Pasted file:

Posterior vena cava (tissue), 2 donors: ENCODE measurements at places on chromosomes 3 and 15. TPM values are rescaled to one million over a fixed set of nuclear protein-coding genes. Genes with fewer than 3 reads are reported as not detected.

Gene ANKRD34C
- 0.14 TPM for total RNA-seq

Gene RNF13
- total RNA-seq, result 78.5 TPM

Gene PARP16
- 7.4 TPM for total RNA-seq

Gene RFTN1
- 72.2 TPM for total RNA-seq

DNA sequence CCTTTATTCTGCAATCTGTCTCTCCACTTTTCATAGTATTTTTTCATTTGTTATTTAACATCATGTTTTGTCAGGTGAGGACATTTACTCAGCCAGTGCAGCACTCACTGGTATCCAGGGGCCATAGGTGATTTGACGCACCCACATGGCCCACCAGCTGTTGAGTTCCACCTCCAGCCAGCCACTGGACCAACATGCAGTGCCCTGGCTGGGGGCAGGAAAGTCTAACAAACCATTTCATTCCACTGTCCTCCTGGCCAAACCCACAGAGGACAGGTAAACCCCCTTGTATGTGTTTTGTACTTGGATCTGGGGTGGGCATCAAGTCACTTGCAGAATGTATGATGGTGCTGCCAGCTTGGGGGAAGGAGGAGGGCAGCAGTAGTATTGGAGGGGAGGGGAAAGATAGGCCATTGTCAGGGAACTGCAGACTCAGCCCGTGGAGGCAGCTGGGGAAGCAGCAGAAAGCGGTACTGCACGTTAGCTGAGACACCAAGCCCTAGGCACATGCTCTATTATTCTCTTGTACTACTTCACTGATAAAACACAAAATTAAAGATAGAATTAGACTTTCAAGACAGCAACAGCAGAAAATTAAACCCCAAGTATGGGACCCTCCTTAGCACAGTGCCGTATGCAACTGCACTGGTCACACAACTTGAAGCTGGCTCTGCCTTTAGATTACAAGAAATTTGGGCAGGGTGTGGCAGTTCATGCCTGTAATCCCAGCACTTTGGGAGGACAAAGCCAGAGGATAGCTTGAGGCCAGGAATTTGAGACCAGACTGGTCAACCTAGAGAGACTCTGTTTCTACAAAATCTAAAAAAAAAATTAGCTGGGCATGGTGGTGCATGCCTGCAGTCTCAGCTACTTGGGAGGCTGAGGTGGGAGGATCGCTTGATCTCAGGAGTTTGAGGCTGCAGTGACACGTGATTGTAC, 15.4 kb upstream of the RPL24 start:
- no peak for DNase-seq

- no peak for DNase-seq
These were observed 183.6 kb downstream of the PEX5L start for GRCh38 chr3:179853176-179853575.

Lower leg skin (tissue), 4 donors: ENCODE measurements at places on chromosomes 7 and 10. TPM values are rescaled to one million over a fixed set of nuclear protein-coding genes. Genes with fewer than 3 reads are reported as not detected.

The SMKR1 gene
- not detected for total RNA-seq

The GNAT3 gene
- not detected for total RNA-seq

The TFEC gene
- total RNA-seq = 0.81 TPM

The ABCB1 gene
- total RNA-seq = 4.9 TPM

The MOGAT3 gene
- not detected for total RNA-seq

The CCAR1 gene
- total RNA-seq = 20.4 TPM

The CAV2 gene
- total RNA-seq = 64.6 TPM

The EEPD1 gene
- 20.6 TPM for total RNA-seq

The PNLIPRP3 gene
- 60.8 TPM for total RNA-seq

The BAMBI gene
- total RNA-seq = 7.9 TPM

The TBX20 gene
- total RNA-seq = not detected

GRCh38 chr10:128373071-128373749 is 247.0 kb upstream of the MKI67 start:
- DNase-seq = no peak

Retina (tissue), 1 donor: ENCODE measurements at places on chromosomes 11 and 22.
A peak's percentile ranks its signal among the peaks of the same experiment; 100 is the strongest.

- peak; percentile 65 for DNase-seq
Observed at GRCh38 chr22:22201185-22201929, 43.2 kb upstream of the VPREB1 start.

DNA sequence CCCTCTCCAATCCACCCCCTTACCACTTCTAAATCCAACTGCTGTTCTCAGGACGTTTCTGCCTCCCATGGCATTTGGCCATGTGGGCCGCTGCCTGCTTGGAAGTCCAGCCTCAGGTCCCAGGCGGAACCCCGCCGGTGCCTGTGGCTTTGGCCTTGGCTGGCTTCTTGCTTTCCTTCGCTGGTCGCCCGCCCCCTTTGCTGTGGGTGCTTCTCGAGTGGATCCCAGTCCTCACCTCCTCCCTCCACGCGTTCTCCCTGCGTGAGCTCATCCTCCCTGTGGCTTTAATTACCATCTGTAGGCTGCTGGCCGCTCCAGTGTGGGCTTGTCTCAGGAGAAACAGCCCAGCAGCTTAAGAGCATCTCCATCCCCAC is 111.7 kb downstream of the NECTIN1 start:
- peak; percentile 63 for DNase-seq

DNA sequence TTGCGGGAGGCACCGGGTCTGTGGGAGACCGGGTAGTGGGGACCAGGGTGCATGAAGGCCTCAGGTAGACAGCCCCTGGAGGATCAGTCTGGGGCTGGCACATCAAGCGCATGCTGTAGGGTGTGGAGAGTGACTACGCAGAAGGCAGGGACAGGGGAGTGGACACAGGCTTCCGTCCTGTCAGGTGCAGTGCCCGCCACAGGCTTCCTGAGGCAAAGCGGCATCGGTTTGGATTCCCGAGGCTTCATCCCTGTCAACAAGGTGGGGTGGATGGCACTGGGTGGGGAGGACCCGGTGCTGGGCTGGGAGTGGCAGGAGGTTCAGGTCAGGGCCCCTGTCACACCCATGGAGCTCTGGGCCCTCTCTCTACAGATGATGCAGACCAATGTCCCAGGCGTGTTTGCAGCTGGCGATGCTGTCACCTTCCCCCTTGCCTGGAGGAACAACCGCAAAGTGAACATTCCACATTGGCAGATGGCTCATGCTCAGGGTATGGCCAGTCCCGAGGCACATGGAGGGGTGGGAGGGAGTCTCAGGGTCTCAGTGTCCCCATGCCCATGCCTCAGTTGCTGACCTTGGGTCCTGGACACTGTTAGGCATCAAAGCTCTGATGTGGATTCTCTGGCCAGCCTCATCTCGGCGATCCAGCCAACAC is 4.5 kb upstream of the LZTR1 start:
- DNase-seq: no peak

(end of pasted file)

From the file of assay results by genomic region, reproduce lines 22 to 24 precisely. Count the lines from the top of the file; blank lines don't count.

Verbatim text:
- total RNA-seq = 4.9 TPM

The MOGAT3 gene
- not detected for total RNA-seq